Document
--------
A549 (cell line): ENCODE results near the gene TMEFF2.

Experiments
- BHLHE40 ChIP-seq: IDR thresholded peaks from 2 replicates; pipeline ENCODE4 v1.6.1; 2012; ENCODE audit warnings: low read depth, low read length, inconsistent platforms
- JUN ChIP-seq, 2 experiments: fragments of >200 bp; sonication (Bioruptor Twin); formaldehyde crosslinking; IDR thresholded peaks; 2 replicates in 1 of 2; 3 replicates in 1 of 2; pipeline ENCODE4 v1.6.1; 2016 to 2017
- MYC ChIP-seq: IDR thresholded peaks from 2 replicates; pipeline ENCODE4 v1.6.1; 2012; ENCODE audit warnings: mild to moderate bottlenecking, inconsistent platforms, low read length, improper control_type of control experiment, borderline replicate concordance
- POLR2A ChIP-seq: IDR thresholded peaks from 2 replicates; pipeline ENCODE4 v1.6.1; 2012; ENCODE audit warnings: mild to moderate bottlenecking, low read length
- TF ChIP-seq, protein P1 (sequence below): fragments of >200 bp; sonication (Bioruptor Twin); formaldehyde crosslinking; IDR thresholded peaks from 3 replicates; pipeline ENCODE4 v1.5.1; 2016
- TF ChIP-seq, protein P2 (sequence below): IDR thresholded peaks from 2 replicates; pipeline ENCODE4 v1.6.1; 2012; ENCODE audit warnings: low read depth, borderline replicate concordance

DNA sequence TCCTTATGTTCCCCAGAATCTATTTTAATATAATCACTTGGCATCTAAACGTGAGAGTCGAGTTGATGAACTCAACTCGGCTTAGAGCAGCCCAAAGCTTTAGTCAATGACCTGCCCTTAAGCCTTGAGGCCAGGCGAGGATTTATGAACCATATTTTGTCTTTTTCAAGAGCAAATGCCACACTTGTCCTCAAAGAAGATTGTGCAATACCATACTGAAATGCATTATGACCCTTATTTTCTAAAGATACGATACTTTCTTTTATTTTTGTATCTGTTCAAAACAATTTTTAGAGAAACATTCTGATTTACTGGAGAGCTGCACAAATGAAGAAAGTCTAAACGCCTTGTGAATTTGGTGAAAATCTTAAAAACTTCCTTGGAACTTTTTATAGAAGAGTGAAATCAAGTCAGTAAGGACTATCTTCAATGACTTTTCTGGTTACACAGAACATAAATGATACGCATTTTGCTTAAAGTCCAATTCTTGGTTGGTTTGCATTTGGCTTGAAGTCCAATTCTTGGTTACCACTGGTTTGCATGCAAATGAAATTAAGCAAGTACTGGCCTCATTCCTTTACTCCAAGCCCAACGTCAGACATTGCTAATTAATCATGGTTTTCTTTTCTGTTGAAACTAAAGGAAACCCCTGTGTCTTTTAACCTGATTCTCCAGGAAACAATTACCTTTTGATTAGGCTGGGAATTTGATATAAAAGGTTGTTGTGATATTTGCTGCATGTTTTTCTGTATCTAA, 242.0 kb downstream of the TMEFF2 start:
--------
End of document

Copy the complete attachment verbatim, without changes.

A549 (cell line): ENCODE results near the gene TMEFF2.

Experiments
- BHLHE40 ChIP-seq: IDR thresholded peaks from 2 replicates; pipeline ENCODE4 v1.6.1; 2012; ENCODE audit warnings: low read depth, low read length, inconsistent platforms
- JUN ChIP-seq, 2 experiments: fragments of >200 bp; sonication (Bioruptor Twin); formaldehyde crosslinking; IDR thresholded peaks; 2 replicates in 1 of 2; 3 replicates in 1 of 2; pipeline ENCODE4 v1.6.1; 2016 to 2017
- MYC ChIP-seq: IDR thresholded peaks from 2 replicates; pipeline ENCODE4 v1.6.1; 2012; ENCODE audit warnings: mild to moderate bottlenecking, inconsistent platforms, low read length, improper control_type of control experiment, borderline replicate concordance
- POLR2A ChIP-seq: IDR thresholded peaks from 2 replicates; pipeline ENCODE4 v1.6.1; 2012; ENCODE audit warnings: mild to moderate bottlenecking, low read length
- TF ChIP-seq, protein P1 (sequence below): fragments of >200 bp; sonication (Bioruptor Twin); formaldehyde crosslinking; IDR thresholded peaks from 3 replicates; pipeline ENCODE4 v1.5.1; 2016
- TF ChIP-seq, protein P2 (sequence below): IDR thresholded peaks from 2 replicates; pipeline ENCODE4 v1.6.1; 2012; ENCODE audit warnings: low read depth, borderline replicate concordance

DNA sequence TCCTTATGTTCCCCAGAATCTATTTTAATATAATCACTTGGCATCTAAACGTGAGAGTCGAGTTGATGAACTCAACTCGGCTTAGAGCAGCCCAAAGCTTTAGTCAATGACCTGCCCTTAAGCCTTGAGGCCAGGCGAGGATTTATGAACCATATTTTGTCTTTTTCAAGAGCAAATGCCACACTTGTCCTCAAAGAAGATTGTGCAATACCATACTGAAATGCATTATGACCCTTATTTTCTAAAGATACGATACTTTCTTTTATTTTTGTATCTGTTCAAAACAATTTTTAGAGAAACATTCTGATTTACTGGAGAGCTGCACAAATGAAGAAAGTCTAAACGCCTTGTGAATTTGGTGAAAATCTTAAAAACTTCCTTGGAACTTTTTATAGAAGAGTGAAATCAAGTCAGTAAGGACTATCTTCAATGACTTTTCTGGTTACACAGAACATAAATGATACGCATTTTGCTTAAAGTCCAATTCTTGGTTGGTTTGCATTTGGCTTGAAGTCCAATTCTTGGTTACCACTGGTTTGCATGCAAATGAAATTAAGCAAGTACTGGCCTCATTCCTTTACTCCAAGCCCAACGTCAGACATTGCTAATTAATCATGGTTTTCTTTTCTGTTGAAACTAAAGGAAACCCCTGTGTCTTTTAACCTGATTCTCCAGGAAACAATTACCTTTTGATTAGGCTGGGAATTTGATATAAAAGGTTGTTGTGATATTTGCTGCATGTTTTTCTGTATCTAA, 242.0 kb downstream of the TMEFF2 start: